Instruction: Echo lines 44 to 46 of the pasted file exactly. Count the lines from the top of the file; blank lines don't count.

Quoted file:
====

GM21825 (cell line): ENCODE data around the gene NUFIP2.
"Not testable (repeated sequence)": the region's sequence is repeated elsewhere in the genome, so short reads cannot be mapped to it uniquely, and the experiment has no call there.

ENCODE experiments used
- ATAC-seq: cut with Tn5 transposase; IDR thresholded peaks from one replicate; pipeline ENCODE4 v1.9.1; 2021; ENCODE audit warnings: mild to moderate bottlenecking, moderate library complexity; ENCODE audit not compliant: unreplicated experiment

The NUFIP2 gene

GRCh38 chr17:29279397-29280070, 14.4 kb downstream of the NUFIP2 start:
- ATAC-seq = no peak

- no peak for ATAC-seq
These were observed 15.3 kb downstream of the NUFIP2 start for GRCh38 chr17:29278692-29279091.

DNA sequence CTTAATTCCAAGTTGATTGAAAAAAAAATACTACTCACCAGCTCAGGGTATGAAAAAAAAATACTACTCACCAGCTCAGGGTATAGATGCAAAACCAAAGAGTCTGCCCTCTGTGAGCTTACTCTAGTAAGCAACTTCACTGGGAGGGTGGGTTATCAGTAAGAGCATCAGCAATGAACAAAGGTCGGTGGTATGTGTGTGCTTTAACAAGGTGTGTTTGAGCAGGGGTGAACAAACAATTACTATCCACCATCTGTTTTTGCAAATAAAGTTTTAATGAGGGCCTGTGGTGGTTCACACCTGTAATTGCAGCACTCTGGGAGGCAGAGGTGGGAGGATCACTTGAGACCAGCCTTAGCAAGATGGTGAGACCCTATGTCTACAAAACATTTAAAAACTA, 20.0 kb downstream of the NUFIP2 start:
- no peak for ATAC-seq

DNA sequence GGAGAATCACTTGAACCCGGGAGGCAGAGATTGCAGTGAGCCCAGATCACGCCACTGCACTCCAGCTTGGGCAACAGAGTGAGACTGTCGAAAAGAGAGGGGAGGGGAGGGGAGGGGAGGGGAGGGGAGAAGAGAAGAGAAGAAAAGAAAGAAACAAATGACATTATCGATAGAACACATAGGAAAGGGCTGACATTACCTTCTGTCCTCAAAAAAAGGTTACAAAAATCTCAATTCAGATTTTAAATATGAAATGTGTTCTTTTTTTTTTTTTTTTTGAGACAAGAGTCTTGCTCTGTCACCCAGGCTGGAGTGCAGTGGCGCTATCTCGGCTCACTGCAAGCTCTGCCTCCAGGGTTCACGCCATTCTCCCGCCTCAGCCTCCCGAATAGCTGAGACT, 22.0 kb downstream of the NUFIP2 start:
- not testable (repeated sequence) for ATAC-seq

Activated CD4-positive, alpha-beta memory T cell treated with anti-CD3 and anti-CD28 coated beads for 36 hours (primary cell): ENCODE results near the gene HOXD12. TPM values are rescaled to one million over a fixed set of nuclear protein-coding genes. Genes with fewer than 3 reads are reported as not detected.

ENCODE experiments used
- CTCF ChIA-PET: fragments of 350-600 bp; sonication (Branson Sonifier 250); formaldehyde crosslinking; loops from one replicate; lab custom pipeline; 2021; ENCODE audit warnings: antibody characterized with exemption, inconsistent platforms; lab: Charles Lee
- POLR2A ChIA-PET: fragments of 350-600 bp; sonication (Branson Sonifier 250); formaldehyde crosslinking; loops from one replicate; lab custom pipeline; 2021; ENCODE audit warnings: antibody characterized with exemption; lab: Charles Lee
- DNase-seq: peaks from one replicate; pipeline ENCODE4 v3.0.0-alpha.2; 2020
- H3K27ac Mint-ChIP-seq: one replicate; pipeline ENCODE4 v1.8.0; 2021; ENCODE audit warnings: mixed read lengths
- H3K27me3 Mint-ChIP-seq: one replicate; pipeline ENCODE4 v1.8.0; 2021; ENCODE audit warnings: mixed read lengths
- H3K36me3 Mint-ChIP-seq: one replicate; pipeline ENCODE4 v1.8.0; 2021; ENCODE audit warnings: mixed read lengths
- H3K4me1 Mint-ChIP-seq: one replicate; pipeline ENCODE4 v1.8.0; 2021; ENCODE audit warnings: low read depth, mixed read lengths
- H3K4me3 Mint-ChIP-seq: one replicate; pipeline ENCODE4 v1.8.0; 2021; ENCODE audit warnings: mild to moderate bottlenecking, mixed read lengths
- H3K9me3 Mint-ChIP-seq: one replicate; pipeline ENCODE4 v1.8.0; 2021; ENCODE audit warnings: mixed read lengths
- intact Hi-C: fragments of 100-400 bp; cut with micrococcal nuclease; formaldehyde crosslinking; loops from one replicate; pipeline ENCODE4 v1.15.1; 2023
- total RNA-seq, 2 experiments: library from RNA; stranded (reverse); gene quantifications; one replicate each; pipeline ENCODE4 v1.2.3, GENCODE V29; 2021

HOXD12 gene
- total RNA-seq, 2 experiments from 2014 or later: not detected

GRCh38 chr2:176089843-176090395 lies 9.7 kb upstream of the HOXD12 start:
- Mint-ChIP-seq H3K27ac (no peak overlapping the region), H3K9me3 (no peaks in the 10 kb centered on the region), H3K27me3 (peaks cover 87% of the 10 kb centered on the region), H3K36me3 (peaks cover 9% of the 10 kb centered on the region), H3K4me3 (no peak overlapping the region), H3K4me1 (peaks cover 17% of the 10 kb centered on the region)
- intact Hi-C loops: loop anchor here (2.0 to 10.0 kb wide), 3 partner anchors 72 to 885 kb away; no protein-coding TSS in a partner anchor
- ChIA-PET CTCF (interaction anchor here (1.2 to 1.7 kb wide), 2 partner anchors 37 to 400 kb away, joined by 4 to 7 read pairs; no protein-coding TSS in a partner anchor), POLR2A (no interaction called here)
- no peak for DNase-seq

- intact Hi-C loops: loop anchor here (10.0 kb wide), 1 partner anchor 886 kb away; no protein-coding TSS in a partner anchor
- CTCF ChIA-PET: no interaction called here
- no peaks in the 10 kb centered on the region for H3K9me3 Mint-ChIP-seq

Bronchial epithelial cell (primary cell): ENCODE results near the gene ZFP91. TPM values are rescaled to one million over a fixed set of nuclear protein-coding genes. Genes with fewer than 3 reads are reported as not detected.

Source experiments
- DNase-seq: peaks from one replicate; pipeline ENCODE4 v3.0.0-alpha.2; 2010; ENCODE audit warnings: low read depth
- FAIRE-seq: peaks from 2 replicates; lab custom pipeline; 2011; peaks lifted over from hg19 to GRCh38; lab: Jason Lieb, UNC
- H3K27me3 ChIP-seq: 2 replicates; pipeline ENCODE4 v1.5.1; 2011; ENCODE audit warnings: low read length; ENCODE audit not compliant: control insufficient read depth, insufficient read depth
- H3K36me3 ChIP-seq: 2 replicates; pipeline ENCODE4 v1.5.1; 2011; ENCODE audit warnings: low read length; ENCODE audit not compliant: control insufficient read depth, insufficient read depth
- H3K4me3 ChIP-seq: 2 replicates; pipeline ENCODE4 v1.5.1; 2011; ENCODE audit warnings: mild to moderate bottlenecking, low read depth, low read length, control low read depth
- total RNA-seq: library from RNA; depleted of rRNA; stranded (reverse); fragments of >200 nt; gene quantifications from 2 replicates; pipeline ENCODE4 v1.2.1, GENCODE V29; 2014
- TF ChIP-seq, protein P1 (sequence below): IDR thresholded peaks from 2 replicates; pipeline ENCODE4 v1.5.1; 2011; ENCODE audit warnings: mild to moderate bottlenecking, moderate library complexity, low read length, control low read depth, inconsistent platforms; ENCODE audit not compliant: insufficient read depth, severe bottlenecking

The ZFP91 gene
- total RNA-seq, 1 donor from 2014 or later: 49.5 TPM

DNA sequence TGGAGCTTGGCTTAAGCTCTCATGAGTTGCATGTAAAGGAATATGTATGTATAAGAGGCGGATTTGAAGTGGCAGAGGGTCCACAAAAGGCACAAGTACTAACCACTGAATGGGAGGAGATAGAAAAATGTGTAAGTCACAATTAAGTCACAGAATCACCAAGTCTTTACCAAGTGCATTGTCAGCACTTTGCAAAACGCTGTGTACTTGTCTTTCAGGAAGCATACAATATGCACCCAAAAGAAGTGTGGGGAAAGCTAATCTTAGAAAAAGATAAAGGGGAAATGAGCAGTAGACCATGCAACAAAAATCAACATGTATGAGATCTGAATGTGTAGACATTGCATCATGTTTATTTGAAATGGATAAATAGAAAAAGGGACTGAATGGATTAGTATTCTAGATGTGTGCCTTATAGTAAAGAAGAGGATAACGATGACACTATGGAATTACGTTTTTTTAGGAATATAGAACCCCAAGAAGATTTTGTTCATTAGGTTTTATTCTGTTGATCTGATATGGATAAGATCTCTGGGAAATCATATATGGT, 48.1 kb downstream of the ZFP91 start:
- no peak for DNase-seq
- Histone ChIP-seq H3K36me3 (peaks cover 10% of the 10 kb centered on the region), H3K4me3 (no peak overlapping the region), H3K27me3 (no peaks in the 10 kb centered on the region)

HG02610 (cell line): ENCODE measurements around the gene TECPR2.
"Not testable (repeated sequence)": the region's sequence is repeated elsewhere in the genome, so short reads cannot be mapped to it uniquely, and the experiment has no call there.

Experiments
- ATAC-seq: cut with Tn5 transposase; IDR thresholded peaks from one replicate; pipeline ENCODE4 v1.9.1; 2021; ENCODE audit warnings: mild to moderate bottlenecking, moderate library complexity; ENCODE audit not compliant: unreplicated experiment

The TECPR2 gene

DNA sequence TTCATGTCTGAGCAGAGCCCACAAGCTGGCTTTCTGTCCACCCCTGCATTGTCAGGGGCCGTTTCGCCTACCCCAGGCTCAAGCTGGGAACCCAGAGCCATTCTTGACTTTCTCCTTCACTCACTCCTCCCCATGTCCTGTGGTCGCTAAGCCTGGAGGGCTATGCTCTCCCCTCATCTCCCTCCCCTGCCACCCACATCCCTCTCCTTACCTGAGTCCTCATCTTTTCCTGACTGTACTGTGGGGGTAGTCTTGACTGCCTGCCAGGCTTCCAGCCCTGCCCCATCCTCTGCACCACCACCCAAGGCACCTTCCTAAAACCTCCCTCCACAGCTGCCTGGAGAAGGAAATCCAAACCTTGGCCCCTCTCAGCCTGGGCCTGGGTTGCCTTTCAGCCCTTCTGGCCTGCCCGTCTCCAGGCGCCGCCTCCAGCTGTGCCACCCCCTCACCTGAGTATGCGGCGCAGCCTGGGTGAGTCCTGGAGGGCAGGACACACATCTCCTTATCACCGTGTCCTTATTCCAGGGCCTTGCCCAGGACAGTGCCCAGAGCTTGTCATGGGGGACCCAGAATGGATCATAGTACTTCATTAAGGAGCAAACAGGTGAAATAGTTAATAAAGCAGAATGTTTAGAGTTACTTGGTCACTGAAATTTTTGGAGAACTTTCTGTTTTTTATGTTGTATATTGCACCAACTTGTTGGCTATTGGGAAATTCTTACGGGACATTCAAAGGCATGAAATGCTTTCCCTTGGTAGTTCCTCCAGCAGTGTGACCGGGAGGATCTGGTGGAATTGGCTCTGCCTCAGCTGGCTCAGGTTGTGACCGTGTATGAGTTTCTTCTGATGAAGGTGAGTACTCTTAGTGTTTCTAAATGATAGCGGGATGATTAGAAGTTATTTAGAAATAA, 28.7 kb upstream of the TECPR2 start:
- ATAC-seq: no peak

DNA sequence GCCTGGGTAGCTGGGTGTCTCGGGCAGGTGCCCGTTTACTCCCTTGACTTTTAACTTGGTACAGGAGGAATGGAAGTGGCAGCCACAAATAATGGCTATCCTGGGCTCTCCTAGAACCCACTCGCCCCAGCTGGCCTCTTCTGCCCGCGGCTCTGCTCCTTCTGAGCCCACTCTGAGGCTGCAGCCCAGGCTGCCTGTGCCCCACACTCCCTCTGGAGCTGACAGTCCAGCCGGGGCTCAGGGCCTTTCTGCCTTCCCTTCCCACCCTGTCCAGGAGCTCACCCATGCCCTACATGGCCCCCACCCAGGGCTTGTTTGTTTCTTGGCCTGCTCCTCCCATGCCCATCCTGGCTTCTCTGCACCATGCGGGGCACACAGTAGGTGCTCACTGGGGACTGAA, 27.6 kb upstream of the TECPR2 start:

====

- total RNA-seq: library from RNA; depleted of rRNA; stranded (reverse); fragments of >200 nt; gene quantifications from 2 replicates; pipeline ENCODE4 v1.2.1, GENCODE V29; 2014
- TF ChIP-seq, protein P1 (sequence below): IDR thresholded peaks from 2 replicates; pipeline ENCODE4 v1.5.1; 2011; ENCODE audit warnings: mild to moderate bottlenecking, moderate library complexity, low read length, control low read depth, inconsistent platforms; ENCODE audit not compliant: insufficient read depth, severe bottlenecking

The ZFP91 gene